EDMONTON - Edmonton Oilers owner Daryl Katz made his bid for a new arena official Monday with a zoning application for a large swath of land on the edge of downtown.
In addition to an arena that the NHL team would call home, the application calls for a casino and a mix of hotels, apartments, retailers, broadcasting and movie studios, exhibition and convention facilities and nightclubs.
The land being considered is a 6.5-hectare plot near the present Baccarat Casino just north of the downtown core. None of the buildings would be taller that 60 storeys, the application says.
The city's general manager of planning and development, Gary Klassen, said the application is the first formal step and doesn't commit the city to anything.
"Its intent is to allow for a development of this nature to be considered," Klassen said.
The application does not include any architectural drawings, which will come at a later time when the development permit stage is underway.
It also stays away from the contentious issues of cost and funding.
In February, the Katz Group revealed it wants the city to pay for and own the $400-million arena. Katz, it was suggested, would invest in the surrounding entertainment district, the property taxes from which could be used to pay off the arena.
Debate has been alternately simmering and boiling for more than two years in the Alberta capital over what's to be done with Rexall Place, the time-worn circular building that has been the Oilers' home since the team's World Hockey Association Days in the early 1970s.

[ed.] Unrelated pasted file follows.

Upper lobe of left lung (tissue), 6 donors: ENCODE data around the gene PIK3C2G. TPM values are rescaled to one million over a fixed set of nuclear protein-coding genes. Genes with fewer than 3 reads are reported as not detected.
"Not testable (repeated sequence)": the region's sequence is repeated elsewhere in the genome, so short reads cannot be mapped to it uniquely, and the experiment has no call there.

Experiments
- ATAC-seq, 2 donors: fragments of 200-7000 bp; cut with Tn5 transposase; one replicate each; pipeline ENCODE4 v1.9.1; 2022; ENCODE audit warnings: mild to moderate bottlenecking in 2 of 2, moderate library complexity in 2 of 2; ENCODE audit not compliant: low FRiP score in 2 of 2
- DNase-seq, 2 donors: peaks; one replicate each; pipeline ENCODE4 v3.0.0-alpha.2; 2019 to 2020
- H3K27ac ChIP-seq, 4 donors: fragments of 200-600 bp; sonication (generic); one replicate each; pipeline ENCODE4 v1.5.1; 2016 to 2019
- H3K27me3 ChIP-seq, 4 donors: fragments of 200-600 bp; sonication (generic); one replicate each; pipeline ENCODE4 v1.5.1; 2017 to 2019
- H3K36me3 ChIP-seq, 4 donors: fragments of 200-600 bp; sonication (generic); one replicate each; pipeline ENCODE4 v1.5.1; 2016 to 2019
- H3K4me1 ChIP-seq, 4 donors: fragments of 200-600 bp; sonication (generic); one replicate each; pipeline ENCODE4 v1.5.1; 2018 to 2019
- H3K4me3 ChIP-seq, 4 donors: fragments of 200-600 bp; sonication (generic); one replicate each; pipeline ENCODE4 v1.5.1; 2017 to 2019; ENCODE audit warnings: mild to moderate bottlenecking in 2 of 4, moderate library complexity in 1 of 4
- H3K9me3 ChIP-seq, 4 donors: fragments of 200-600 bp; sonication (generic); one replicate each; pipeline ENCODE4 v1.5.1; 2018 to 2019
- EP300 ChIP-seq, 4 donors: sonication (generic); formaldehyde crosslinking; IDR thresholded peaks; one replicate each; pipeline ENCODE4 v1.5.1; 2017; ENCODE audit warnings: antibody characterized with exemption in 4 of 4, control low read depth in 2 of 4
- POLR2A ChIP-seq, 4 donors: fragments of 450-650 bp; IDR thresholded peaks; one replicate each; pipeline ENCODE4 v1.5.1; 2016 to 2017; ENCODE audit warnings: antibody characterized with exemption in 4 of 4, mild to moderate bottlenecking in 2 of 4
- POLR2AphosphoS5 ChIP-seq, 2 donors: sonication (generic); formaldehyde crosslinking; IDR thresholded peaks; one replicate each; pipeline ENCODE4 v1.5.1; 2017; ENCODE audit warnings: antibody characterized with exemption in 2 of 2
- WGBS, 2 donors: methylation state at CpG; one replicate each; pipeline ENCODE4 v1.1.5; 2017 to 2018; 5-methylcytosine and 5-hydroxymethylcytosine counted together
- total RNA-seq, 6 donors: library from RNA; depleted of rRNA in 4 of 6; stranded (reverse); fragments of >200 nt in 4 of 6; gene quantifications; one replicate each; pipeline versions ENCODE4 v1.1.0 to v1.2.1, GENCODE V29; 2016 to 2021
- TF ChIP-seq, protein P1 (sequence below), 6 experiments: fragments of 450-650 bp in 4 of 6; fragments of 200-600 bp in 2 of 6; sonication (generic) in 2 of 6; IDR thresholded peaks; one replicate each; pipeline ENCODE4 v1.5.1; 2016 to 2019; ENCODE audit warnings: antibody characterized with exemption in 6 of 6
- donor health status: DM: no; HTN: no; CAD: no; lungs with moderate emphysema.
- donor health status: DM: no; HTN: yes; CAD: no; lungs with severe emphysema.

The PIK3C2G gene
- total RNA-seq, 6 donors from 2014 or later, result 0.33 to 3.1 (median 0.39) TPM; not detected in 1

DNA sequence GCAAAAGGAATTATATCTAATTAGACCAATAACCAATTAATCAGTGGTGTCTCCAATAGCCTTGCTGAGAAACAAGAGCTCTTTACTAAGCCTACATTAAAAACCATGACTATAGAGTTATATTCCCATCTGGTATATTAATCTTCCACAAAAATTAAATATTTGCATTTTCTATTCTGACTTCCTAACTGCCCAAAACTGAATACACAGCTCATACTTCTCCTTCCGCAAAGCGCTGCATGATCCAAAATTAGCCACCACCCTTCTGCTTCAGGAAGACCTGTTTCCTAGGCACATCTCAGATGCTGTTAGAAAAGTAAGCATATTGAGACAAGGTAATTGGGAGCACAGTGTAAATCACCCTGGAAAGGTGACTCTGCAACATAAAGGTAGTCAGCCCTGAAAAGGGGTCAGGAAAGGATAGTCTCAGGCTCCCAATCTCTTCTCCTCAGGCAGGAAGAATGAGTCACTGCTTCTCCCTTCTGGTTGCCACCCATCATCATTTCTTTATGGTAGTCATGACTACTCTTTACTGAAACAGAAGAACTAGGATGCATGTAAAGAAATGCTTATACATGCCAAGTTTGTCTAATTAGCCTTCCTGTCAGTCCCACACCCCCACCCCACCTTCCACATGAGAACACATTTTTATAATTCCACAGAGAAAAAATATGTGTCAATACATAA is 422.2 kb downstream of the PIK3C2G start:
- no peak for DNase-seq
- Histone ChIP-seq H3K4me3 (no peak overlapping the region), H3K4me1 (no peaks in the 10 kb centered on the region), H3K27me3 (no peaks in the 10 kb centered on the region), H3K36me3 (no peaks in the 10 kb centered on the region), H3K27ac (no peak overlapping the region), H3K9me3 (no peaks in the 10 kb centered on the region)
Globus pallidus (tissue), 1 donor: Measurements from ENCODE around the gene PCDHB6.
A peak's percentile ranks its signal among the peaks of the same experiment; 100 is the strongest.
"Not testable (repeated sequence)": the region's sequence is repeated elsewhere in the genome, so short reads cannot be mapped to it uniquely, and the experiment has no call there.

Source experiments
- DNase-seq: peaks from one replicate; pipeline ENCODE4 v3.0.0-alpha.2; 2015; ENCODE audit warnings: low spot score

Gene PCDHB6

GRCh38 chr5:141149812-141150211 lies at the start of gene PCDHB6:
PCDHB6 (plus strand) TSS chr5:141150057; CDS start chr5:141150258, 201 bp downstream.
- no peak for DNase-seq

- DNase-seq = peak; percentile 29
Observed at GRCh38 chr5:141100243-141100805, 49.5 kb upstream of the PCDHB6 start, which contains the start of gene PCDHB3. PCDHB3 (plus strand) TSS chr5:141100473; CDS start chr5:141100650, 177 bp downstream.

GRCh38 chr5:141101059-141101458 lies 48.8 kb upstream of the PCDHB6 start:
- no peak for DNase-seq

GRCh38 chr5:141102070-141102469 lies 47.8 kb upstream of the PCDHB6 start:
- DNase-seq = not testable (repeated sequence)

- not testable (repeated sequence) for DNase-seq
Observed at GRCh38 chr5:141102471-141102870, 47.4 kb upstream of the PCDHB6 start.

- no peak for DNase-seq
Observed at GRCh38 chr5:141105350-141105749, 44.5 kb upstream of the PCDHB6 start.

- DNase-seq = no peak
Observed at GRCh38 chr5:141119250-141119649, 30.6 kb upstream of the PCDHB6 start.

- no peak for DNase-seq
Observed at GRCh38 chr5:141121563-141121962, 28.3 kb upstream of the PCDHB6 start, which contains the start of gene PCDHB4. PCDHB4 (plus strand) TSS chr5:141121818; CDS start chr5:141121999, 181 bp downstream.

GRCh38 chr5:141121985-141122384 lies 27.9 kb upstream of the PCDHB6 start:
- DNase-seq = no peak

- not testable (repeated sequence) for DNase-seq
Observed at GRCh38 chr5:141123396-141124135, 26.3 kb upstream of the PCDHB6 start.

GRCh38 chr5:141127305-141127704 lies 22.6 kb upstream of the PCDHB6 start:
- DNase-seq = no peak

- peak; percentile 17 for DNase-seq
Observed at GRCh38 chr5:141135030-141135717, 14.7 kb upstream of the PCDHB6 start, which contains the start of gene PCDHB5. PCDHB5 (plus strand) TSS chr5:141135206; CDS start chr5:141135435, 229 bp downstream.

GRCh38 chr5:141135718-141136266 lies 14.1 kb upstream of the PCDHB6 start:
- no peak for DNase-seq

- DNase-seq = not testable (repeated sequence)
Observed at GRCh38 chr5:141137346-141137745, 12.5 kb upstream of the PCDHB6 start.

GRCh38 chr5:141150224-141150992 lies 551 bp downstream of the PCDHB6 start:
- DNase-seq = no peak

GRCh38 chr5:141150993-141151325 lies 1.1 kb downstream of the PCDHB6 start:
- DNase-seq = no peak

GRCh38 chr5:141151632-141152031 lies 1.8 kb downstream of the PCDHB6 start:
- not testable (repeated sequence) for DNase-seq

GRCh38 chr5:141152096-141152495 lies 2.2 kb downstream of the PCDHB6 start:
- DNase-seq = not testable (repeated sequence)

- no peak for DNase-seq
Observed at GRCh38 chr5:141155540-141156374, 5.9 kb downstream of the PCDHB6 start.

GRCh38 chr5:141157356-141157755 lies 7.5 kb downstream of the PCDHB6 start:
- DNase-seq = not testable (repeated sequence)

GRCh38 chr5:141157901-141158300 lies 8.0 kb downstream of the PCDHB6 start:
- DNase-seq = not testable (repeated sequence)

Almost all agree the arena - located in an industrial area in the city's northeast - does not meet the standards of current NHL rinks. It has narrow concourses, long lineups for washrooms, little to no room for modern satellite and TV trucks and a dispiriting smooth-grey cement on rough-grey cement interior decor.
The team's lease on Rexall Place is up in 2014.
The debate over a new home is a hot topic because the Oilers, who won five Stanley Cups in the 1980s and early 1990s with big names such as Wayne Gretzky and Mark Messier, have become part of the city's identity and cultural DNA.
Even though the team hasn't won a championship for two decades and finished dead last in the NHL this season, Oilermania dominates sports pages and sports talk-radio.
The city now needs to determine whether the arena project is in line with its own downtown development vision.
"We certainly understand the (objectives) in the new downtown plan, to ensure that there is street-level activation and that the downtown be laudable and sustainable," said Bob Black, who speaks for the sports and entertainment arm of the Katz Group.
Black believes shovels could be in the ground by early 2012 and the rink built in time for the start of the 2014 season.
Civic officials will spend the next few days taking a closer look at the application. In the near future, a date will be set for a public meeting. Following the public meeting, city council will vote on the application.